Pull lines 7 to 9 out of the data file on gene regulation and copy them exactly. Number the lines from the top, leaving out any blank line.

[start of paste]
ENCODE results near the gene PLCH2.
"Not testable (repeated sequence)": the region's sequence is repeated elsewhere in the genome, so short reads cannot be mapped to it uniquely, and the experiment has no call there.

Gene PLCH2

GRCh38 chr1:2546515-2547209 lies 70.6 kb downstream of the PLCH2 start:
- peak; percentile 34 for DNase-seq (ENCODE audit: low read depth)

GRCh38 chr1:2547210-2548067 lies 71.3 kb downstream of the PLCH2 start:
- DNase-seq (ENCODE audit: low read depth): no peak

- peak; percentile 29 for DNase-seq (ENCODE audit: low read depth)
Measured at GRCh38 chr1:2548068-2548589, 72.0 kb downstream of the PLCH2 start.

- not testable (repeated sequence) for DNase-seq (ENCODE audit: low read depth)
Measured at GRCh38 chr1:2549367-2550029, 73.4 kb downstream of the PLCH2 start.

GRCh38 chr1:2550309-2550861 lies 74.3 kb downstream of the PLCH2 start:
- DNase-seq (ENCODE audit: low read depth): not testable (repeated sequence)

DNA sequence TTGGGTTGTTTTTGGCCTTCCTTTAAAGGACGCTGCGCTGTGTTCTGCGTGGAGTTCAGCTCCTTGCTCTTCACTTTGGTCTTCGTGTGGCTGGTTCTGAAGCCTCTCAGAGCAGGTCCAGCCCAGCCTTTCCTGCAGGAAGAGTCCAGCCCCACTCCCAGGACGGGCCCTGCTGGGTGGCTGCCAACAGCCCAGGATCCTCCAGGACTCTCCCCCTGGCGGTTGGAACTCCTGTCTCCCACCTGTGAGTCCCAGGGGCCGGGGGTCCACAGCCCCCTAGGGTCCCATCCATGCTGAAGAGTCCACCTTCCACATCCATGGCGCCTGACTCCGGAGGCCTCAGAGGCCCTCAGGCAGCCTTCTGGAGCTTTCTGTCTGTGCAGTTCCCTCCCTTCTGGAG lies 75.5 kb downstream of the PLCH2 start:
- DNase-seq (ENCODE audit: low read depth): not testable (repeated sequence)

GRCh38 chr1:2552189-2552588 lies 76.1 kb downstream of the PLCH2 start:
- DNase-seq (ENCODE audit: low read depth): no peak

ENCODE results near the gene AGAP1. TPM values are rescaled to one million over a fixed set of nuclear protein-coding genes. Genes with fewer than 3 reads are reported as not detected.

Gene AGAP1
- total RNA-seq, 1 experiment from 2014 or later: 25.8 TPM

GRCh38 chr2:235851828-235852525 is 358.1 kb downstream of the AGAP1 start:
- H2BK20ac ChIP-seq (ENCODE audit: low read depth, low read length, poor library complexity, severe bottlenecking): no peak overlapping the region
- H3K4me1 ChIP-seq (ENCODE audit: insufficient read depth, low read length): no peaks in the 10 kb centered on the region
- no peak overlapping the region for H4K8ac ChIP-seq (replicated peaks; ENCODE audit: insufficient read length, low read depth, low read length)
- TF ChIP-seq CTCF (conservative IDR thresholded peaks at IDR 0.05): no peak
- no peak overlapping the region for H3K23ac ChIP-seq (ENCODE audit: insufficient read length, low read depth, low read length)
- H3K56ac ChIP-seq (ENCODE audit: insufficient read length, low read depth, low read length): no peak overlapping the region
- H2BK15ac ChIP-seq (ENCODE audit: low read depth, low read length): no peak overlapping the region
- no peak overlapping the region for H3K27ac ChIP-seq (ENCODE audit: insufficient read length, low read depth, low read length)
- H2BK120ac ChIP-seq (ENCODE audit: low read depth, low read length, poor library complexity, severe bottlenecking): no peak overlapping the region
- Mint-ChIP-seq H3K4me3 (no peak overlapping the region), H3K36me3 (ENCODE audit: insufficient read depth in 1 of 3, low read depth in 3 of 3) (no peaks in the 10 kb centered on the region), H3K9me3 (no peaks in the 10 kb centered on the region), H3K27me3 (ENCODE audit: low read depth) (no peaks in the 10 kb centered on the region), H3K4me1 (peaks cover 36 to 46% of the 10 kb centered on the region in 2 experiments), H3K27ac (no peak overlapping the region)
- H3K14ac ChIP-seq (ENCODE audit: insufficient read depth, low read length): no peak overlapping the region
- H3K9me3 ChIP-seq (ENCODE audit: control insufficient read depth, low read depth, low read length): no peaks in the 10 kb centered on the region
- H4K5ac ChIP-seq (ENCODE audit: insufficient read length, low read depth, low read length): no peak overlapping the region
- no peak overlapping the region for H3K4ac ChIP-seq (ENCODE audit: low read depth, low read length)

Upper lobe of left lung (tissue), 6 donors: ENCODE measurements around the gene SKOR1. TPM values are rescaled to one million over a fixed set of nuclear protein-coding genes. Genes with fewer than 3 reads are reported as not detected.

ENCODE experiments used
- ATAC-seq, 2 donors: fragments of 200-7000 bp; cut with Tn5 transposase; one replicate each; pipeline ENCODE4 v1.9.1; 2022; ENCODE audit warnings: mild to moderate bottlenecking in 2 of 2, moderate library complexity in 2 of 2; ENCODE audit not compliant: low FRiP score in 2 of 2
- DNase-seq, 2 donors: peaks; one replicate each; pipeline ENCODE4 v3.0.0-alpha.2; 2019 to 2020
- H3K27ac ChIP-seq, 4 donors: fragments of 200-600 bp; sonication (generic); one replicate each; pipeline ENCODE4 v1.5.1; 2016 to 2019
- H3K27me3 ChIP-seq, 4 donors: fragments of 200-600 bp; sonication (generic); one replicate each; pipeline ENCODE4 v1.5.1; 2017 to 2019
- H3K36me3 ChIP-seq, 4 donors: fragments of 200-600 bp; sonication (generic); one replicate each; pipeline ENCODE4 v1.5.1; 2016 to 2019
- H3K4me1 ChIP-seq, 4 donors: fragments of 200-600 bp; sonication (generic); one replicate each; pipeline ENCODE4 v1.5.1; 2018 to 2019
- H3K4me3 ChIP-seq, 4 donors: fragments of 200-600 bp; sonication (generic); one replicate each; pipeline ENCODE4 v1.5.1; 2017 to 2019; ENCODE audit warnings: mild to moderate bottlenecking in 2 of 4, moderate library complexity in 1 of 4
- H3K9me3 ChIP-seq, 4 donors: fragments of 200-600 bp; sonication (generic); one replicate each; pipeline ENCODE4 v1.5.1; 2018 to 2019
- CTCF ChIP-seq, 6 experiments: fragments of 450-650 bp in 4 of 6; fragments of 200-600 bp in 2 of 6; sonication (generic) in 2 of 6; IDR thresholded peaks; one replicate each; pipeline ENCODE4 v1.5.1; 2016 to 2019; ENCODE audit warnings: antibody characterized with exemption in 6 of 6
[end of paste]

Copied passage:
- DNase-seq (ENCODE audit: low read depth): no peak

- peak; percentile 29 for DNase-seq (ENCODE audit: low read depth)
Measured at GRCh38 chr1:2548068-2548589, 72.0 kb downstream of the PLCH2 start.